Solutions of pure phosphoric acid and of phosphoric acid mixed with its conjugate base, dihydrogen phosphate, will be titrated with a strong base. The data from the titration of the pure phosphoric acid will be used to determine the concentration of the acid. The titration of the mixture will be done to illustrate the effect of the conjugate base on the titration curve.
Acids that contain more than one acidic (ionizable) hydrogen (proton) are called polyprotic or polybasic acids. The dissociation of polyprotic acids occurs in a stepwise fashion, one proton lost at a time. For example, the generic triprotic acid will dissociate as shown in Reactions (1) through (3). The equilibrium constants for these reactions are symbolized by Ka. The trailing subscript "a" indicates that the equilibrium constant describes an acid dissociation reaction. The trailing subscript "n" is written as a number and indicates which proton is being dissociated.
Reactions such as those shown in Reactions (4) and (5) are sometimes used as the basis of chemical calculations, but these reactions are generally not considered to be representative of what is actually occurring in solution. These reactions can be useful at times even though they are not rigorously correct chemically. The equilibrium constant for Reaction (4) is the product of Ka1 and Ka2 while the equilibrium constant for Reaction (5) is the product of Ka1, Ka2, and Ka3. Prove this to yourself.
H3A + H20 <-----> H3O+ + H2A- Ka1 = [H3O+] [H2A-] / [H3A] (1)
H2A- + H20 <-----> H3O+ + HA2- Ka2 = [ H3O+] [HA2-]/ [H2A-] (2)
HA2- + H20 <-----> H3O+ + A3- Ka3 = [ H3O+] [A3-] / [HA2-] (3)
H3A + 2H20 <-----> 2H3O+ + HA2- (4)
H3A + 3H20 <-----> 3H3O+ + A3- (5)
Remember that the numerical value of an equilibrium constant is an indication of how far to the right a reaction proceeds. The greater the magnitude of the equilibrium constant, the more complete the reaction. Generally the numerical value of Ka1 is larger than that of Ka2, which is larger than Ka3 This is reasonable when one considers that successive protons are removed from species with progressively higher negative charges.
Polyprotic acids are called polybasic because they have more than one conjugate base. A conjugate base is a species that is produced when an acid loses a proton. For example, the species H2A-, HA2-, and A3- are all conjugate bases of H3A. The completely deprotonated acid, A3-, is a weak base. The other two conjugate bases are also weak bases, but in addition they have one or more acidic protons. As a result these species are amphiprotic or amphoteric, which means that they can act as either an acid or a base. Molecules that are partially deprotonated polyprotic acids are called acid salts. A common acid salt is sodium bicarbonate, NaHCO3, which is found in baking soda.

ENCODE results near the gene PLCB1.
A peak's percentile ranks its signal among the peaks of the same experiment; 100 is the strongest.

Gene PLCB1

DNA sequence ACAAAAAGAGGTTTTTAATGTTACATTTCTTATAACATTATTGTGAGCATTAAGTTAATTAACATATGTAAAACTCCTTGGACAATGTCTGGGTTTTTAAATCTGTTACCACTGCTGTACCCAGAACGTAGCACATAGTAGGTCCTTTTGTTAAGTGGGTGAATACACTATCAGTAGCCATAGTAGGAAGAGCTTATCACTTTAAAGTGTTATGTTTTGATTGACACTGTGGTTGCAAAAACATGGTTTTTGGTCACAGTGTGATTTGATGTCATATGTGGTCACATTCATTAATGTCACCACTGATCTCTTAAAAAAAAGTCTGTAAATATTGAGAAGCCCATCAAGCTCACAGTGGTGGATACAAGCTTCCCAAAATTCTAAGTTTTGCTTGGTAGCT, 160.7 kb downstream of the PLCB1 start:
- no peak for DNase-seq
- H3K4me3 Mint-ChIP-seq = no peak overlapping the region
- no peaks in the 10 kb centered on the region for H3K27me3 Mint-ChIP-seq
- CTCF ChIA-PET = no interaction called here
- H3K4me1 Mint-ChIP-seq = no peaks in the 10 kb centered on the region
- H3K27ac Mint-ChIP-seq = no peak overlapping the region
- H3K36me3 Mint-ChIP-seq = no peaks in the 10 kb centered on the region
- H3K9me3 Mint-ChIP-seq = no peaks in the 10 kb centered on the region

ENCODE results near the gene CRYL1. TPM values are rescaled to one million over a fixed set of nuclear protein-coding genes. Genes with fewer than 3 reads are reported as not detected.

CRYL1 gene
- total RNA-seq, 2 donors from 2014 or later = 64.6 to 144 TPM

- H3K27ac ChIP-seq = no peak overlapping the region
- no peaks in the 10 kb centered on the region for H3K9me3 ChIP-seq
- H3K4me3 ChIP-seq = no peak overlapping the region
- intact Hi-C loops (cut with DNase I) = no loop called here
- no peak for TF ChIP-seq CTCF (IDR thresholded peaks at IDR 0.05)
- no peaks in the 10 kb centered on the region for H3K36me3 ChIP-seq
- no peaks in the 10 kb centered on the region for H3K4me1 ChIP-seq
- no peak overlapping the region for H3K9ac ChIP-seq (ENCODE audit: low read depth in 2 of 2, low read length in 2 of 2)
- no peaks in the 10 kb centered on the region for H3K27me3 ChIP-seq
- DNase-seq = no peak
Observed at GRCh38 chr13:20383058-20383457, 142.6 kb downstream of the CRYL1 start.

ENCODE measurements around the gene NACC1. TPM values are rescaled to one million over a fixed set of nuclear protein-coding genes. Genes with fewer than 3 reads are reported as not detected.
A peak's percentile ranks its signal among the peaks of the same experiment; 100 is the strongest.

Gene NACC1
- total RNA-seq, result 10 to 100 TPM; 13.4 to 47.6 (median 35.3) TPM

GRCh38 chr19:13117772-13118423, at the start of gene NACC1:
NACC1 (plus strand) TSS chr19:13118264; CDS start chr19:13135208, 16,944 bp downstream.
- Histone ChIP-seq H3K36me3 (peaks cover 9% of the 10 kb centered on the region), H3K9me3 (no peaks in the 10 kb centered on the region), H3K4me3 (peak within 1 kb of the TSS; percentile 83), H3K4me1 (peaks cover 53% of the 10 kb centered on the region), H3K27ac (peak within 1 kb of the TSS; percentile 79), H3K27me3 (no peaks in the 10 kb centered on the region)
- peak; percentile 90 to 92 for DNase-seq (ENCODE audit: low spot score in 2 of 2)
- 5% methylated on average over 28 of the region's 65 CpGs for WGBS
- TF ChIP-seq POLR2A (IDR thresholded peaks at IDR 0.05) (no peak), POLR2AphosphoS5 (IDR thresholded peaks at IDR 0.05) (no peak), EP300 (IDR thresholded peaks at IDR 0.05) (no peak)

When a strong base is added to a solution of a polyprotic acid, the protons of the acid are neutralized in a stepwise fashion. That is, Reaction (6) will occur first until all of the H3A is used up. Then Reaction (7) will begin and will continue until all of the H2A- is gone. Then Reaction (8) will occur until all of the HA2- is gone. This will only be true when the successive dissociation constants are different by a large enough factor and when all of the acidic species are strong enough. For example, phosphoric acid has Ka values that are different by a large enough factor to allow it to react with a strong base in a stepwise fashion, however, the value of Ka3 for phosphoric acid is so small that the last proton of phosphoric acid is extremely difficult to remove, and the reaction of phosphoric acid that is analogous to Reaction (8) essentially will not occur in aqueous solution.
H3A + OH- <-----> H2A- + H20 (6)
H2A- + OH- <-----> HA2- + H20 (7)
HA2- + OH- <-----> A3- + H20 (8)